20 Then he rolled up the scroll, gave it back to the attendant, and sat down. The eyes of everyone in the synagogue were fixed on him, 21 and he began to say to them, “Today this scripture has been fulfilled in your hearing” (Luke 4:16-21, where Jesus cites from Isaiah 61:1-2; see also Matthew 11:1-6).
The response of the Jews to our Lord’s challenge is amazing. In effect, they are saying, “Oh, we don’t look at your words in relation to your works; we view them separately.” Only those who are great hypocrites find this feat easy to accomplish. Their words and their works are not related (Matthew 23:1-3), and so they do not care that Jesus’ words and works are completely consistent. They are not about to be confused with the facts when their minds are already made up. They conclude (wrongly, of course) that Jesus is merely a man, and thus His claim to be God must be blasphemy. In their minds, He deserves to die.
34 Jesus answered, “Is it not written in your law, ‘I said, you are gods’? 35 If those people to whom the word of God came were called ‘gods’ (and the scripture cannot be broken), 36 do you say about the one whom the Father set apart and sent into the world, ‘You are blaspheming,’ because I said, ‘I am the Son of God’? 37 If I do not perform the deeds of my Father, do not believe me. 38 But if I do them, even if you do not believe me, believe the deeds, so that you may come to know and understand that I am in the Father and the Father is in me.”
These verses are interesting indeed. Some think that our Lord’s response here is a kind of clever trick. They think that by His quotation and question Jesus stumps His accusers, and thereby “takes the wind out of their sails.” It may look similar to an incident recorded in the Gospel of Luke:
27 Now some Sadducees came to him (who contend there is no resurrection). 28 They asked him a question: “Teacher, Moses wrote for us that if a man’s brother dies leaving a wife but no children, that man must marry the widow and father children for his brother. 29 Now there were seven brothers. The first married a woman and died without children. 30 The second 31 and then the third married her, and likewise all seven died, leaving no children. 32 Afterward the woman died too. 33 In the resurrection, therefore, whose wife will the woman be? For the seven had all married her.” 34 So Jesus said to them, “The people of this age marry and are given in marriage. 35 But those who are regarded as worthy to share in that age and in the resurrection from the dead neither marry nor are given in marriage. 36 In fact, they can no longer die, because they are equal to angels and are sons of God, since they are sons of the resurrection. 37 But that the dead are raised—even Moses revealed this in the passage about the bush, where he calls the Lord ‘the God of Abraham and the God of Isaac and the God of Jacob.’ 38 Now he is not God of the dead, but of the living; for all live before him.” 39 Then some of the experts in the law answered, “Teacher, you have spoken well!” 40 For they no longer dared to ask him any question. 41 But he said to them, “How can they say that the Christ is David’s son? 42 For David himself says in the book of Psalms, ‘The Lord said to my Lord, Sit at my right hand, 43 until I make your enemies a footstool for your feet.’ 44 David thus calls him Lord; so how is he his son?” (Luke 20:27-44)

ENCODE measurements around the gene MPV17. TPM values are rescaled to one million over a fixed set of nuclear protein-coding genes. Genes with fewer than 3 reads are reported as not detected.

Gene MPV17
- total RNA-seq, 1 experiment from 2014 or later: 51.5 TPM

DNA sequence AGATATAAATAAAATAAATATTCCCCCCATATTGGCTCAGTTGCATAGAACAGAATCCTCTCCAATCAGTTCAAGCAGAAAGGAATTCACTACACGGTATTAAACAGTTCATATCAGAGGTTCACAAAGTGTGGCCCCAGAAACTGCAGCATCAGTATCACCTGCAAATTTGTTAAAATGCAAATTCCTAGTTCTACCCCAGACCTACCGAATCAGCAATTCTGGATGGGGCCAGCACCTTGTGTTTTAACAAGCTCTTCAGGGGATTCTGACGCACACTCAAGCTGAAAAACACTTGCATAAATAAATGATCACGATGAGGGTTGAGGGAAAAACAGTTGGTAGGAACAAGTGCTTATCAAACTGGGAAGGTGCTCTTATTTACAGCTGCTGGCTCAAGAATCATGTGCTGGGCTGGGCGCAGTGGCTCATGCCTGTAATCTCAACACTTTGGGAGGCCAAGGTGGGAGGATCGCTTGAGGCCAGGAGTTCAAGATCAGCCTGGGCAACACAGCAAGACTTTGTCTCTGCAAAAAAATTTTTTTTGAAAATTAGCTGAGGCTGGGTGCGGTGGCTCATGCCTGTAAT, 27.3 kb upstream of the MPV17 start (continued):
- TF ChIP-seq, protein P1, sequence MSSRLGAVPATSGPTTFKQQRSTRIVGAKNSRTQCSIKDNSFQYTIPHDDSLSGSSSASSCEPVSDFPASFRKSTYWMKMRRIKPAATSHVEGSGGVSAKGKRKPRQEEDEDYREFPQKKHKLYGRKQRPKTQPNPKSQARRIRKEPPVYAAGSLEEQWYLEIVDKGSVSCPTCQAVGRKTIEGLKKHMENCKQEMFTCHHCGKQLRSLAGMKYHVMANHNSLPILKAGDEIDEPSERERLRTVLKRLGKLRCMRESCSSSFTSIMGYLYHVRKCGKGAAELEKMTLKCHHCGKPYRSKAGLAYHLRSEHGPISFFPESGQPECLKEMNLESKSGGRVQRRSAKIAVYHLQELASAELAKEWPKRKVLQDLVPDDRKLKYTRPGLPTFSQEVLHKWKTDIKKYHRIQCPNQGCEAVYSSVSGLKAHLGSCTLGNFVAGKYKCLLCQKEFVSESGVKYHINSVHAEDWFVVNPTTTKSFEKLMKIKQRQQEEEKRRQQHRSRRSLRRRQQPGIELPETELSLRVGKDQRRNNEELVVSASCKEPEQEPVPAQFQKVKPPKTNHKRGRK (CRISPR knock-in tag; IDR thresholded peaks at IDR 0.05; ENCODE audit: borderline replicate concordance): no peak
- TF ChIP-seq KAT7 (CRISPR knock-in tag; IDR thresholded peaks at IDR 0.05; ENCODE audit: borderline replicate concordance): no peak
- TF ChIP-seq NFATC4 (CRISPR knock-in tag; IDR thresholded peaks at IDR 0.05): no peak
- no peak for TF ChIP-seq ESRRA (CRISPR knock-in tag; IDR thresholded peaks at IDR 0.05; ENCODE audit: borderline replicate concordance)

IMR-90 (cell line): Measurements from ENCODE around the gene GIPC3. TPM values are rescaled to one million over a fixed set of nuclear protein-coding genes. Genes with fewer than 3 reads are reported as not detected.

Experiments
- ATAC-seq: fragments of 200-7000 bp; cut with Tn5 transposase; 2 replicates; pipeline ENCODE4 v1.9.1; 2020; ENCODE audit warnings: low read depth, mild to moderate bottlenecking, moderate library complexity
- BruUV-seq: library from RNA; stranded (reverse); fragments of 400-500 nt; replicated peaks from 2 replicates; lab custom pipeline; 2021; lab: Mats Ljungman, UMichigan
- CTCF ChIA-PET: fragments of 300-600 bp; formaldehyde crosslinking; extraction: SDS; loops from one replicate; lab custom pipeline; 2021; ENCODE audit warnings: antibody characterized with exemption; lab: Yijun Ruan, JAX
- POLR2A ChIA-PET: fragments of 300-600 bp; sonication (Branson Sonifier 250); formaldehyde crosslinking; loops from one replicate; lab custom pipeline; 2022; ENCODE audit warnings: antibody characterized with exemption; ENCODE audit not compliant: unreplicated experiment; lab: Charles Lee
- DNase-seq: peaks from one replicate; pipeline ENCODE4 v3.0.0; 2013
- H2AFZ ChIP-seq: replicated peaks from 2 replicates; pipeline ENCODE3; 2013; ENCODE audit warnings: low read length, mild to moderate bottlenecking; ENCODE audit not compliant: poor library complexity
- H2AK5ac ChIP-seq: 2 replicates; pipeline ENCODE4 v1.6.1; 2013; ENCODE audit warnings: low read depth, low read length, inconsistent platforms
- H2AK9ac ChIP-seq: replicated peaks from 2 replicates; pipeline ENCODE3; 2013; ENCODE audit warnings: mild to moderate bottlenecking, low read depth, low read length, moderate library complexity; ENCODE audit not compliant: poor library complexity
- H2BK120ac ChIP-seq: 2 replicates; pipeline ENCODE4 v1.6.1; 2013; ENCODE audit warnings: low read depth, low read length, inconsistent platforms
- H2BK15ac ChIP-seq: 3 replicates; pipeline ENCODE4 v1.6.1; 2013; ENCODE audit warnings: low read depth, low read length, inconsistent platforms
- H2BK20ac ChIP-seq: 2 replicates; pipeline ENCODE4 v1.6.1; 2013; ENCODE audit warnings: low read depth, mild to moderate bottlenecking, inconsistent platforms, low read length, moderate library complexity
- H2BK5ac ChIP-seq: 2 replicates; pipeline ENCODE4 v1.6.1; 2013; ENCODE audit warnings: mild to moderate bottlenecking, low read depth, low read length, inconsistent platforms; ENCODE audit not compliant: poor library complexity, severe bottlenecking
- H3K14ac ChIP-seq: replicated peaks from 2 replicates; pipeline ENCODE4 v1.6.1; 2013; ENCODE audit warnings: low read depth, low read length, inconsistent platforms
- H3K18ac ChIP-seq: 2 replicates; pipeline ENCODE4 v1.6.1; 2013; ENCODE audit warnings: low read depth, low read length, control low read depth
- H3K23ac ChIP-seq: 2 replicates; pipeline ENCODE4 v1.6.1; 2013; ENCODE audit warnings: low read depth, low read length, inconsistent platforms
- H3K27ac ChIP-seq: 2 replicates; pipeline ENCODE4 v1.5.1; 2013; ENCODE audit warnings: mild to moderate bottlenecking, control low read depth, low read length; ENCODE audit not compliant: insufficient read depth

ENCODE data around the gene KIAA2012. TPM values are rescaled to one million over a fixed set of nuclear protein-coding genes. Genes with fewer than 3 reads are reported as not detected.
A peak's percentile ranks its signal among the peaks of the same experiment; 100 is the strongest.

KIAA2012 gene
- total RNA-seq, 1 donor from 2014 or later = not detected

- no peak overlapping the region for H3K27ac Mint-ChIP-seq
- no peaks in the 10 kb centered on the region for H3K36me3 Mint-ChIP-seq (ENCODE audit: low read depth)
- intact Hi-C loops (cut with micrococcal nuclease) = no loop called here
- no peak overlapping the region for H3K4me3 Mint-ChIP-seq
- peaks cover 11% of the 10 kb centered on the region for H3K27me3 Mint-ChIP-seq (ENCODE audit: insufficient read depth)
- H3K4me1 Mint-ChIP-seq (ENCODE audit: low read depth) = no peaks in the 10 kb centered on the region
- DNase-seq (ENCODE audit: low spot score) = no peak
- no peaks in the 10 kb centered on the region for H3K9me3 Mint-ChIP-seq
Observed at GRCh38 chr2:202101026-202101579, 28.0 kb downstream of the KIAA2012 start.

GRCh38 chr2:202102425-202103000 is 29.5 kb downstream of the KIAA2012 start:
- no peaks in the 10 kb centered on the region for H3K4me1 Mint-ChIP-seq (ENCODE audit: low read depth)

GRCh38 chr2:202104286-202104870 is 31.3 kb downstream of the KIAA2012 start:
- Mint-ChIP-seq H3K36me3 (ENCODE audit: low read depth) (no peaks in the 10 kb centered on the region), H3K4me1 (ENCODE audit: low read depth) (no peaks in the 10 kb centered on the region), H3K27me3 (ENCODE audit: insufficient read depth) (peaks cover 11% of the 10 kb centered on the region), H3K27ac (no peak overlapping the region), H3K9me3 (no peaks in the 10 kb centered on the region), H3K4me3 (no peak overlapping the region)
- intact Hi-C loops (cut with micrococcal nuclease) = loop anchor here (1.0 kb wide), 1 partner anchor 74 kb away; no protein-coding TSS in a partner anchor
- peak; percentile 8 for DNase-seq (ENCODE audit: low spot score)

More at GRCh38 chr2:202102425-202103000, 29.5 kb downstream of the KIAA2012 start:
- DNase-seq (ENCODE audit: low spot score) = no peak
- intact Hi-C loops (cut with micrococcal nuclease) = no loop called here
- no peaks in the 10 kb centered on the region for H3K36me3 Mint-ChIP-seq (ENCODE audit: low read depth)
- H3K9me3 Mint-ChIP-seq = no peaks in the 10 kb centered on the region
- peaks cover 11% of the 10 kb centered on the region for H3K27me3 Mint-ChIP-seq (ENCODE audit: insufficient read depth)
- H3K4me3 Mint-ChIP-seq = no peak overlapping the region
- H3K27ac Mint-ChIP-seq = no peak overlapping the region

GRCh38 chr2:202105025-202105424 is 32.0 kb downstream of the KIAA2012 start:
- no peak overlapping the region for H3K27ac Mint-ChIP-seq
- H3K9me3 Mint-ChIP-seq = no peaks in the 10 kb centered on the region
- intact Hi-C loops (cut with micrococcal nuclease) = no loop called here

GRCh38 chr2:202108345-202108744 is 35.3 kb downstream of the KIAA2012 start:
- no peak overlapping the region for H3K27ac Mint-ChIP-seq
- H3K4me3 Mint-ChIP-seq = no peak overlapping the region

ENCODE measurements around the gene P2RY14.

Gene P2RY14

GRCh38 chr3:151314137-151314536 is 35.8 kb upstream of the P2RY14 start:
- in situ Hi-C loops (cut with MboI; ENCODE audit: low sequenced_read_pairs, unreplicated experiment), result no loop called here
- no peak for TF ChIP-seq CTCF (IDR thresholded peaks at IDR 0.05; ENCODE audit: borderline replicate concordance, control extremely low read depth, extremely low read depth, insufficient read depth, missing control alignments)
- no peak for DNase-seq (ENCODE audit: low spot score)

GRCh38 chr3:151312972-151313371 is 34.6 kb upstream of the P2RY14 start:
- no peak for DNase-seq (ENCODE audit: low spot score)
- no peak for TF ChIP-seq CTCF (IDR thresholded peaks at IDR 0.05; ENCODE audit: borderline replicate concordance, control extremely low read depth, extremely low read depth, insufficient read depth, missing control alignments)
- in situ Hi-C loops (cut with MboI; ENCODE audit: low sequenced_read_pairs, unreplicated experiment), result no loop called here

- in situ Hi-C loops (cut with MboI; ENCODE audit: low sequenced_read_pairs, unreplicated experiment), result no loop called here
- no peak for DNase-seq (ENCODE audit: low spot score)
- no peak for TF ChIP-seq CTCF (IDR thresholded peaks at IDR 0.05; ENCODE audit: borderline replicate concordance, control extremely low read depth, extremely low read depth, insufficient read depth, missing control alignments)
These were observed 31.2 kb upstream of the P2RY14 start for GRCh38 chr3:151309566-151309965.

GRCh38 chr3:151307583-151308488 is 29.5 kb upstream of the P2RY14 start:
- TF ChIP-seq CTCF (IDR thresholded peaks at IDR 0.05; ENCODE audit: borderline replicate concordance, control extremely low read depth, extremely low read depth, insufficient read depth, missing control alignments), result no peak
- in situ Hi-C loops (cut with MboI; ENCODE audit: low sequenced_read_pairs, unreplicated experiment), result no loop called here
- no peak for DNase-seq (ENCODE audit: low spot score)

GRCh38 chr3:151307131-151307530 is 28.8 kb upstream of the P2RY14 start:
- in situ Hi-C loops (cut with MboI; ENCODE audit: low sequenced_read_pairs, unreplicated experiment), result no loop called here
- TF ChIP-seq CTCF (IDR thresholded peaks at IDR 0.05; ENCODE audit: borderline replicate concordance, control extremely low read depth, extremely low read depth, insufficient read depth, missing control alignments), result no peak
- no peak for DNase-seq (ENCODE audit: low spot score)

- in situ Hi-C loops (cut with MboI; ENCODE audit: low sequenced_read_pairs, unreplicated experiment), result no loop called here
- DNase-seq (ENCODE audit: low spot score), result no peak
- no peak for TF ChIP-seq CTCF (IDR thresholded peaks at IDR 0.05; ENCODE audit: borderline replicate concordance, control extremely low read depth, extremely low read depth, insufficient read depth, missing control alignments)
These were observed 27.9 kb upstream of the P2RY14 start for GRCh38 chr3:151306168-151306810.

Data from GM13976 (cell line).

In the past, I would have agreed with those who see this as cleverly “outwitting” His opponents. They put a trick question to Him, thinking it will make Him look bad. As it turns out, Jesus answers in a way that makes His adversaries look bad, and then He asks them a question, which they cannot answer. This He does, and it not only temporarily silences His enemies, it makes them look stupid, and so they become even more intent on killing Him. But I think Jesus has more in mind than simply making His enemies look stupid. I believe that in Luke 20 and in our text, Jesus is pressing His enemies to consider the implications of an Old Testament text. How can David call his “son” his “Lord”? If they believe in Jesus, they will know the answer (or will know it before long, after His death, burial, and resurrection).
The same is true for our Lord’s reference to Psalm 82. Let’s take a look at the entire psalm:
A Psalm of Asaph.